July 8, 2007

"Sometimes when I'd be cleaning out a theater and I'd be really hungry. I'd eat a few Mike and Ikes off the floor."

What rule do you follow when food falls on the floor? The 5 Second Rule? Does it depend on where the floor is, whether it's indoors or out, whether it's your floor or someone else's, whether it's carpeted? Does it depend on how good or how expensive or gooey (or Mike-and-Ike-like) the food is? How hungry you are? Or does it depend on who's watching?

And what do you think when you watch other people following their food-on-the-floor rules? Do you like them best when their rule is closest to yours, and if you dislike them when they deviate from your rule, do you dislike them more if their rule is laxer than yours or if it's more stringent? Do you admire someone with a higher (or a lower) standard?

If someone else's food falls on the floor, do you encourage them to eat it, maybe by yelling "5 Second Rule!"? If you're one of those people who say "Don't eat that, it fell on the floor," are you afraid they'll think you're squeamish about everything and no fun at all or do you feel good about the noble public health service you're performing?

25 comments:

Ron said...

First off, I'm not eatin' anything I drop in a theater! or a bar! If what I've dropped is dry, (like a potato chip) I might snag 'n' scarf, but wet? (potato salad!) ummm...no! If I haven't wrestled the dust bunnies off the kitchen floor in a tad, nope, no snackage! Sometimes other peoples floors appear safe...and there it depends on how much you love and trust your fellow man... so, usually, no!

Ron said...

Let's opine on which SCOTUS judges would or wouldn't!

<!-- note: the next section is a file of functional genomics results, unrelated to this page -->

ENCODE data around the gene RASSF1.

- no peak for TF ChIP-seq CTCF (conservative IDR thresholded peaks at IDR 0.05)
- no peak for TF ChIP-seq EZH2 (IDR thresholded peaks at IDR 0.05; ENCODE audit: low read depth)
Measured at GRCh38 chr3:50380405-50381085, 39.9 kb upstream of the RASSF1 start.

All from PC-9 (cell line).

Chip Ahoy said...

I thought it was three seconds.

*adjusts paradigm*

Ann Althouse said...

Supreme Court justice most likely to eat food that fell on the floor: Breyer.

Supreme Court justice least likely to eat food that fell on the floor: Ginsburg.

Ann Althouse said...

Let's opine on presidential candidates too. Let's stick to major candidates, because it's too easy to say Gravel. (Gravel is mentioned in the article!)

Most likely: Giuliani.

Least likely: Hillary Clinton.

Susan said...

The article mentions dogs. It helps to have one who will swoop in to grab anything edible that drops on the floor, saving you from these complicated decisions.

Ron said...

Fred Thompson would probably have a PA scarf it for him!

ahh, while Hillary wouldn't touch an onion ring on the floor, we know Bill would!

Gore would want carbon credits for something he "recovered" from the floor...and McCain would insist we eat it before the terrorists do!

P. Rich said...

So, Althouse, I see by your choices that you believe radical activist females are less likely to eat from the floor. Is there an underlying rationale for this, or are you projecting?

Joan said...

Germs grow on wet things, so definitely no eating off movie theater floors (too much spilled soda).

I have 3 kids. [Dry] Stuff gets dropped, picked up, brushed off and consumed in my house on a fairly regular basis.

Tim said...

Yes, depending. My house, generally dry, right away or not at all. Wet, never. Someone else's house, never. Public space, never.

Thompson, Giuliani, McCain, Obama, Richardson, Dodd, yes. Especially Dodd. Romney, Clinton, Edwards, no.

Supreme Court? Scalia, Thomas, Alito, yes. Breyer? Maybe. Roberts, Ginsberg, Stevens, Kennedy, Souter, no.

aquariid said...

Unforgettable Simpson's vignette:
Barney Gumble in the men's room at Moe's Tavern telling his buddies to wait a moment because he just dropped his toothpick.

Jeff said...

There has been research on the 5 second rule and it is apparently closer to at least 30 second rule. They tested wet and dry foods.

amba said...

It's good for the immune system. Ya gotta tell it, "You better work, bitch."

William R. Hamblen said...

It belongs to the cat. If the cat doesn't go for it, it belongs to the trash can.

Finn Kristiansen said...